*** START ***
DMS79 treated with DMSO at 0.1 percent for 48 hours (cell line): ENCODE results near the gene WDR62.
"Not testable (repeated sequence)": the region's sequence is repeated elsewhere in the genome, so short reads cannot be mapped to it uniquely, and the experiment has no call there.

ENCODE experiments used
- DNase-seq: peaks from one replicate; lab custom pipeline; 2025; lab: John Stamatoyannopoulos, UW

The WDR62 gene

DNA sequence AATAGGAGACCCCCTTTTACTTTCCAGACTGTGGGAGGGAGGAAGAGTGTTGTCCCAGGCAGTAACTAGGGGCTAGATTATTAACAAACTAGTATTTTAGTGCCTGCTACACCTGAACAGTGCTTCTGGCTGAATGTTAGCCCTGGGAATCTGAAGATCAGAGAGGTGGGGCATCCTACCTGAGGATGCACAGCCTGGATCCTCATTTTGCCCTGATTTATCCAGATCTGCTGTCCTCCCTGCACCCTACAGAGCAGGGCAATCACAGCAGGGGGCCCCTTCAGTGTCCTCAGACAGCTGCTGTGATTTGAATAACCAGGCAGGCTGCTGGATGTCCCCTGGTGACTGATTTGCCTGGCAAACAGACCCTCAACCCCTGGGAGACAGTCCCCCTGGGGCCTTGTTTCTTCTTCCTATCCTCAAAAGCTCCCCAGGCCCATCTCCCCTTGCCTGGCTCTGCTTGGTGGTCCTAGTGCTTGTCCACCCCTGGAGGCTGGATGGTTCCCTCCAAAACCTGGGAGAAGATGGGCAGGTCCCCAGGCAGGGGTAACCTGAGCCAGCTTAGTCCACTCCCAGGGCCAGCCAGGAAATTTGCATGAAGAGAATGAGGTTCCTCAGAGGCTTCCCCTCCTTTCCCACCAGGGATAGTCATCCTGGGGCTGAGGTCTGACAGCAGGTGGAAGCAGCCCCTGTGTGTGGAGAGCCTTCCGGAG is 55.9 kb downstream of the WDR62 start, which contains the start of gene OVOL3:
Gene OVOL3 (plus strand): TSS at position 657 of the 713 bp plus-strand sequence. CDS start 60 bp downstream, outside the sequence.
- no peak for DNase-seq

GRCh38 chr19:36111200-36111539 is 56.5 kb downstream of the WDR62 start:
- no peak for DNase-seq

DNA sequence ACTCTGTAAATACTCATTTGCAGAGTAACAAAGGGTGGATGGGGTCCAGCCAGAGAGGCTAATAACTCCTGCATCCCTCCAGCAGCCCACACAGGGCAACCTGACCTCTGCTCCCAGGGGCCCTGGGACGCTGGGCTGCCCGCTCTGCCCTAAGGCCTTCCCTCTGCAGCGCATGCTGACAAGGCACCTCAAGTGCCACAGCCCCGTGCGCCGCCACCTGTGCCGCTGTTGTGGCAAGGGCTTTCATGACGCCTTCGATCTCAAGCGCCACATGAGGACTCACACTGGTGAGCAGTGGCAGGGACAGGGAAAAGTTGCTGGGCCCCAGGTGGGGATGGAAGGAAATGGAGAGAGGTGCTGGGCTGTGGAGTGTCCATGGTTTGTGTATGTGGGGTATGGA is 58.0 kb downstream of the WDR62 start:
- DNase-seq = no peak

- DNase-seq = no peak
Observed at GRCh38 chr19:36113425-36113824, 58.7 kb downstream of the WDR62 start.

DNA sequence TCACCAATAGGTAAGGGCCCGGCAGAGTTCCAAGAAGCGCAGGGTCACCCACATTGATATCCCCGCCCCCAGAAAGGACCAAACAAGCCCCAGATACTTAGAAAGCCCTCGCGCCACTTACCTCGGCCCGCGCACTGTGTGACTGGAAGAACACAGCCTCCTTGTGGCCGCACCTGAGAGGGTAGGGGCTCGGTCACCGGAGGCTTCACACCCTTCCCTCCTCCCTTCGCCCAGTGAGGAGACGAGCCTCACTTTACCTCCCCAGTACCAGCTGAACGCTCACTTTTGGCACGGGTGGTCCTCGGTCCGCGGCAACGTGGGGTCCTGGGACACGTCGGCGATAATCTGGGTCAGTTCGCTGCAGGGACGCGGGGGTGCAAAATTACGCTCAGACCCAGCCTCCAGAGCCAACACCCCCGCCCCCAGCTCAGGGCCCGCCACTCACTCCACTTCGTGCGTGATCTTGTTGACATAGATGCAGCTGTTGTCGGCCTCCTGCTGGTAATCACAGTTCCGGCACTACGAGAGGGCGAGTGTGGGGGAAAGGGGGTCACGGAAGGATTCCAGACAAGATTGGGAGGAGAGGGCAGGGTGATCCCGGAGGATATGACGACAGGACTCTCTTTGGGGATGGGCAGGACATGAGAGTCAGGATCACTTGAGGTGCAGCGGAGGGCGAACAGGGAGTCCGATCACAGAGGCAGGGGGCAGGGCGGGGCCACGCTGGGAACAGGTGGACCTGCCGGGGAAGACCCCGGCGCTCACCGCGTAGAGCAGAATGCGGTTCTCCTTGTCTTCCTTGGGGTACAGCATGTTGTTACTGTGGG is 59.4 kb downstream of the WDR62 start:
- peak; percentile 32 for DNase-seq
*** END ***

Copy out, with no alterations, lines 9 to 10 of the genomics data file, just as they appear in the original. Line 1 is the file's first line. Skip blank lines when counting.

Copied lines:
GRCh38 chr19:36111200-36111539 is 56.5 kb downstream of the WDR62 start:
- no peak for DNase-seq